D. L. Roberts, on behalf of the claimants, sworn. Says he was a contractor, and one of the claimants. Witness has heard the testimony of George Steel, and believes it to be, in the main, correct, and does not know it to be incorrect in any particular.
Cross-Examined.---Witness had a sub-contract as well as an original contract. As such sub-contractor he was to receive one-third cash, as the work progressed, and the balance when the state paid the contractor. The contractor failed, and witness made a compromise with him and received state indebtedness---a considerable larger amount than would have been due if taken at par. The contractor had received some of his pay from the state in indebtedness. Witness considers he is not yet paid according to his contract, but he took what he received by way of compromise, the contractor being insolvent. Mr. Bracken, the contractor referred to, paid the hands in his employ cash. Re-examined.---Witness does not know of any other sub-contractor. Witness thinks the cause of Mr. Bracken's failure was the state not paying him in cash, according to contract. Does not know of any contractor, except Mr. Barnett, who yet holds state indebtedness. Witness knew many of the contractors and their circumstances at the time, and in his opinion most of them were broken down by losses on their contracts; and most of them parted with their indebtedness while it sold at a low figure.Page 181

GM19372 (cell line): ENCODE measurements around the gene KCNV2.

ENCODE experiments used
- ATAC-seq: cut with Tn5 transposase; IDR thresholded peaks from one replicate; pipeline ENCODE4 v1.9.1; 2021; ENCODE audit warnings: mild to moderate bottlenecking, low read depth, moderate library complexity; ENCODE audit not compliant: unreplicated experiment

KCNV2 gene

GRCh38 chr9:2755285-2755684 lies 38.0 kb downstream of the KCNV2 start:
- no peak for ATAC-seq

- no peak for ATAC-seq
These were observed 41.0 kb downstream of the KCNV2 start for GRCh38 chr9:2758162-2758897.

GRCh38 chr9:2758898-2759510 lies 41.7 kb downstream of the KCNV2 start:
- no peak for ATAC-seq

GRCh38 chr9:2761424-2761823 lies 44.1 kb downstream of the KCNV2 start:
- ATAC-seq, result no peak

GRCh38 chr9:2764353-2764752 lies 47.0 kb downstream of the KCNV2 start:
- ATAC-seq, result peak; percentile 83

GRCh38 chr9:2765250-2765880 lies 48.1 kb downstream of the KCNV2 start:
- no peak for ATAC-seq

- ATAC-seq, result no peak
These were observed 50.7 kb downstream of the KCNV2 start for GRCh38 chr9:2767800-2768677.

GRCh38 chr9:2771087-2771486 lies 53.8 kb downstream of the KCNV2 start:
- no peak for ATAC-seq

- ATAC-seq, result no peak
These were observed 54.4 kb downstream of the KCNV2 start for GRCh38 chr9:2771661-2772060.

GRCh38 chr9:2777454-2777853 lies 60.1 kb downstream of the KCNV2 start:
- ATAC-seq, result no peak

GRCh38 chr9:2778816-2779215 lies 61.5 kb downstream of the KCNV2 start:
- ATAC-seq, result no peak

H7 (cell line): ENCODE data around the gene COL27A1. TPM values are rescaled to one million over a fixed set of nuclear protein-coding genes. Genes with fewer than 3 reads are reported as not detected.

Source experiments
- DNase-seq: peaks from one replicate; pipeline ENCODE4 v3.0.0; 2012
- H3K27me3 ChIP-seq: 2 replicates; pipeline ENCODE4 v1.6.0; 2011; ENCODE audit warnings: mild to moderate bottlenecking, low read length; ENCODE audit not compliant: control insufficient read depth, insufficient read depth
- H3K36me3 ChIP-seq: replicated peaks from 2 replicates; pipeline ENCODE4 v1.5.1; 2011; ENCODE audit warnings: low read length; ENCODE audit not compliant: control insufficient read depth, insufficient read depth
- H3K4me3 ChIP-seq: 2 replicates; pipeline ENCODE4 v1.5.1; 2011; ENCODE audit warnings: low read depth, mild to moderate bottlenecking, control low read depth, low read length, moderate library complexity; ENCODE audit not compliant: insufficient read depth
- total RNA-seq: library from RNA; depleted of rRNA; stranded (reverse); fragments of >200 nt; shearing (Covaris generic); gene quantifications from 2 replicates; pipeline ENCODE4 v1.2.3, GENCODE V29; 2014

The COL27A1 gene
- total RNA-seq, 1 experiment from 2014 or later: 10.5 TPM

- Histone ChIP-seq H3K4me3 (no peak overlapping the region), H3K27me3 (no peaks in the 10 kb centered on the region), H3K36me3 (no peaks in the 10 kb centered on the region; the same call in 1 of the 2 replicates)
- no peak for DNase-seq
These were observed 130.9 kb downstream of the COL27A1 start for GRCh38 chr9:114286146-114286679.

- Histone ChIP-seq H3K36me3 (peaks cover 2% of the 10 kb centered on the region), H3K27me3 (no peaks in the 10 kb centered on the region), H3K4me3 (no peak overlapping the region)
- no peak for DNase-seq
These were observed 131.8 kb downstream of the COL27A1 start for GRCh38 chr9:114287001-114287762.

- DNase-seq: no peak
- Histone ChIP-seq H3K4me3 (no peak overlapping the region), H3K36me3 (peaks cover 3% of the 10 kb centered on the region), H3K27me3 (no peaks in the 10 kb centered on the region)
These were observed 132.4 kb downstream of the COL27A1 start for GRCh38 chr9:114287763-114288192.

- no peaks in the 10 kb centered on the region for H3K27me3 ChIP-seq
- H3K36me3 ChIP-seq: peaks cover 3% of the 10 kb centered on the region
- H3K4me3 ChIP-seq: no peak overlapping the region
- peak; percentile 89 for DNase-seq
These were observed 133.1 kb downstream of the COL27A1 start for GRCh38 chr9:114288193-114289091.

James E. Bishop, on behalf of the state, sworn. Says, knows of but very few sub-contracts, and as far as his knowledge extends the sub-contractors were paid in cash. That was his practice with his sub-contractors.
Cross-Examined.---Witness, as a general thing, at first kept his indebtedness, hoping that the state would make it good. Witness sold a portion of his scrip at fifty cents on the dollar, for groceries and supplies for the men, about the year 1841, and paid the same out to other men at fair cash prices. The men received nearly all of their pay in goods, taking little, if any, scrip. What scrip I paid they took at par. After the bonds and scrip had fallen lower I sold two bonds in this city at eighteen cents on the dollar, which was the highest price in the market. Some contractors, before scrip had fallen so much, made an arrangement with their hands to take it at par. The hands, however, ceased to take it after a short time. While the arrangement existed the young men generally left the work, and the work was done by men of families, who received their pay principally in goods at the cash market rates.